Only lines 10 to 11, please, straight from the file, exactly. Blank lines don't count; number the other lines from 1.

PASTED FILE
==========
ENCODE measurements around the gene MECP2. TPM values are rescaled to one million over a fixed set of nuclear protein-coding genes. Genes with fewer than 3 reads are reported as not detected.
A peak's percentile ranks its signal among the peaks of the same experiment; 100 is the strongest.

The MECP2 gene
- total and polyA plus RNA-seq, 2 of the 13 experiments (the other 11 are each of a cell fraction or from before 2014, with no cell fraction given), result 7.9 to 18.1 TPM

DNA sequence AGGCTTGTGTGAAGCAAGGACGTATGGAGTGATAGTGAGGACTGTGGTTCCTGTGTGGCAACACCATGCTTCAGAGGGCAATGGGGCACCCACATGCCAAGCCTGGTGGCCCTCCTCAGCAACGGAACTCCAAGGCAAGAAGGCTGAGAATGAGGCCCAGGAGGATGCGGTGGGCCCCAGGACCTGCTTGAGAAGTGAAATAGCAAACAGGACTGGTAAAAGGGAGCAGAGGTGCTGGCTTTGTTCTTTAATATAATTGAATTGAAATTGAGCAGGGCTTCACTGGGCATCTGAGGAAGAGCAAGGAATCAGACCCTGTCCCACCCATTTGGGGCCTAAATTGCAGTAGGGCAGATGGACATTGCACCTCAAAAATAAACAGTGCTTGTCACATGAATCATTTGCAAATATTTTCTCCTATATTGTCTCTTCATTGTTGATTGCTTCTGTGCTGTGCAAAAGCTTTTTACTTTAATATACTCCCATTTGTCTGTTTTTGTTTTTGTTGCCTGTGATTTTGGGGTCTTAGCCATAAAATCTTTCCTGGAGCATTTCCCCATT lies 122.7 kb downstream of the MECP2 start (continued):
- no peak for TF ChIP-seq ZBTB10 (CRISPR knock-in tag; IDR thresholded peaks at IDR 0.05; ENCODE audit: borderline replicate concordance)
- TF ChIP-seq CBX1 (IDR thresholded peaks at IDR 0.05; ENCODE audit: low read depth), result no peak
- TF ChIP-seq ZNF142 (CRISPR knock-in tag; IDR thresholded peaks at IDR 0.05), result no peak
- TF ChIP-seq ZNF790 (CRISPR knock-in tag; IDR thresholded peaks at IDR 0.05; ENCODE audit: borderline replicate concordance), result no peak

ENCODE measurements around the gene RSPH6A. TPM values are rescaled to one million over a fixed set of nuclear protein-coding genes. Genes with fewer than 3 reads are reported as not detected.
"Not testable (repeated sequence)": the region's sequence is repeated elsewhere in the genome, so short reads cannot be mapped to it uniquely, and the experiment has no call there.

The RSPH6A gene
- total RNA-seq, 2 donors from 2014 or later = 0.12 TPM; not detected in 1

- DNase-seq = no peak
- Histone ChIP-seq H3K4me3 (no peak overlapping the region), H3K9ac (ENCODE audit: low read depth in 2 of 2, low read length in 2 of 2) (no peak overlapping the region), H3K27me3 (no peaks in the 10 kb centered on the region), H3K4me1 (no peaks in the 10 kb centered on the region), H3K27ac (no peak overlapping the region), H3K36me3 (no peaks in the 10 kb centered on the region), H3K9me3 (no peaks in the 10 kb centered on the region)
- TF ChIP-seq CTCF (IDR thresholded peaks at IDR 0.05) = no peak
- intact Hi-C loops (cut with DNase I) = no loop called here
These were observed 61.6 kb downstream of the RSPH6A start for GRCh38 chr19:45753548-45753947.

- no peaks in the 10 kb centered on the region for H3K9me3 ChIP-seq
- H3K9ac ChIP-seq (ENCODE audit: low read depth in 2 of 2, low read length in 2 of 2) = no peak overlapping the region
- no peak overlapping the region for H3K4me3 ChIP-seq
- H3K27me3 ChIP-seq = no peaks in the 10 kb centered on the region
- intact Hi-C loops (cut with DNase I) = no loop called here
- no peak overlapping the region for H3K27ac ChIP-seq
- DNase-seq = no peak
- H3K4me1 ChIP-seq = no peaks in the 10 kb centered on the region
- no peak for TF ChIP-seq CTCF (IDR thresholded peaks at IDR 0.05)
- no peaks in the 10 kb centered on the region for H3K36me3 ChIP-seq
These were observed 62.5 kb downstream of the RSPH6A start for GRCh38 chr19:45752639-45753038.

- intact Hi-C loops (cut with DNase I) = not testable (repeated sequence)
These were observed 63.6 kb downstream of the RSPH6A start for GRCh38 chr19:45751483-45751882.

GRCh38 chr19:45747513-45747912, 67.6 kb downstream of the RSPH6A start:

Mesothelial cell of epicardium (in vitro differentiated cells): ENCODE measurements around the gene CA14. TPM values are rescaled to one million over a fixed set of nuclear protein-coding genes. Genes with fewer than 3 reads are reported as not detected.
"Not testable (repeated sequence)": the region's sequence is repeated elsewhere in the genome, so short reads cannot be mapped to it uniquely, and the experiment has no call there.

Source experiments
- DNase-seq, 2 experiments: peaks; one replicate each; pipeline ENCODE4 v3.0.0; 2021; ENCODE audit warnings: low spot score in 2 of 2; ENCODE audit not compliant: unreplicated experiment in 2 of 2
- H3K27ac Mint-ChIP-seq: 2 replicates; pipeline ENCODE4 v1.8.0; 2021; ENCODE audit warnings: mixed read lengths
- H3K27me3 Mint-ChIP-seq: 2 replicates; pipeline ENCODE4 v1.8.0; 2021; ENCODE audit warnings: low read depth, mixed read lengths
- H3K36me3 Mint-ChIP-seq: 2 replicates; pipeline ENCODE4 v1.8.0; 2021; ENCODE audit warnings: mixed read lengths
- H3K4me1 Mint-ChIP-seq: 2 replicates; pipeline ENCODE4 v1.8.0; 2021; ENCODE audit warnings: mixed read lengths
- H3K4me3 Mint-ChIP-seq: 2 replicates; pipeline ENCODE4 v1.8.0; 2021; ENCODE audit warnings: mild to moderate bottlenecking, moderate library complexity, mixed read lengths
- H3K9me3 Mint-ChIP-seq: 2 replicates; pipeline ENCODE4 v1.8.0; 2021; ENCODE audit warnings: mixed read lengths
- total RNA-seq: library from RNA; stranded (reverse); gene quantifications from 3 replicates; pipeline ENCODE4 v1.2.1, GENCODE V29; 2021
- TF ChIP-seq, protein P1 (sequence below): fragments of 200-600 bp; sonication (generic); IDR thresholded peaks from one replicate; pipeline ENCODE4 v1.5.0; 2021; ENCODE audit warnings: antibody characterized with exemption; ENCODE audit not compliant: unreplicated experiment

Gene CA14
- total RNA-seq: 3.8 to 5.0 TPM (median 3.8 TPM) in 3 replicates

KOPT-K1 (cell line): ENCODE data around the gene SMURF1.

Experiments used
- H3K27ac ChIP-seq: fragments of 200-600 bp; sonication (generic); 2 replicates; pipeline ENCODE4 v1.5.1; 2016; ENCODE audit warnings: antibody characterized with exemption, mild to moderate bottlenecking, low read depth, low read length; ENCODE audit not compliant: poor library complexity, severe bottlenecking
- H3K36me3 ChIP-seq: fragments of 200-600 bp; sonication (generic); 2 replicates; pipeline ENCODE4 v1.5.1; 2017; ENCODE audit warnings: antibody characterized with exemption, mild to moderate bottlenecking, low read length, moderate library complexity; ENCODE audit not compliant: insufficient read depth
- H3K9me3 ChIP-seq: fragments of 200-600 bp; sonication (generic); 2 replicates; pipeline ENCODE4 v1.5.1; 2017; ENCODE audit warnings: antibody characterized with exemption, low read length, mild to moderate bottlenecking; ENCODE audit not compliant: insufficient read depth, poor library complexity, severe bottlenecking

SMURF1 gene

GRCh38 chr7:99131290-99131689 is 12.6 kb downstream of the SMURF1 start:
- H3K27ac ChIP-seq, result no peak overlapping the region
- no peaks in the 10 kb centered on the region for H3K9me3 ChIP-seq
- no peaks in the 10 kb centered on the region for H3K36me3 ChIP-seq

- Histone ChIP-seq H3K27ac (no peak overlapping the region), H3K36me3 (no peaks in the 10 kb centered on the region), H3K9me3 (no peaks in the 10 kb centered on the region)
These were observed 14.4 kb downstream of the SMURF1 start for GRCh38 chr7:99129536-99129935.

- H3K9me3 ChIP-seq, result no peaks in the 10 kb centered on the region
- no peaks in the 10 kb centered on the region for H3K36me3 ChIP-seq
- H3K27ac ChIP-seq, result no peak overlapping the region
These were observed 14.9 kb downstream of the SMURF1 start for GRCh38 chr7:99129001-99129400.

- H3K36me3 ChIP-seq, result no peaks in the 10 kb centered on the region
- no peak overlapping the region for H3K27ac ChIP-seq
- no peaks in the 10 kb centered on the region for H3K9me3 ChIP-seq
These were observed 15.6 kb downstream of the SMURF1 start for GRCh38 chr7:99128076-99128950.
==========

ENCODE measurements around the gene RSPH6A. TPM values are rescaled to one million over a fixed set of nuclear protein-coding genes. Genes with fewer than 3 reads are reported as not detected.
"Not testable (repeated sequence)": the region's sequence is repeated elsewhere in the genome, so short reads cannot be mapped to it uniquely, and the experiment has no call there.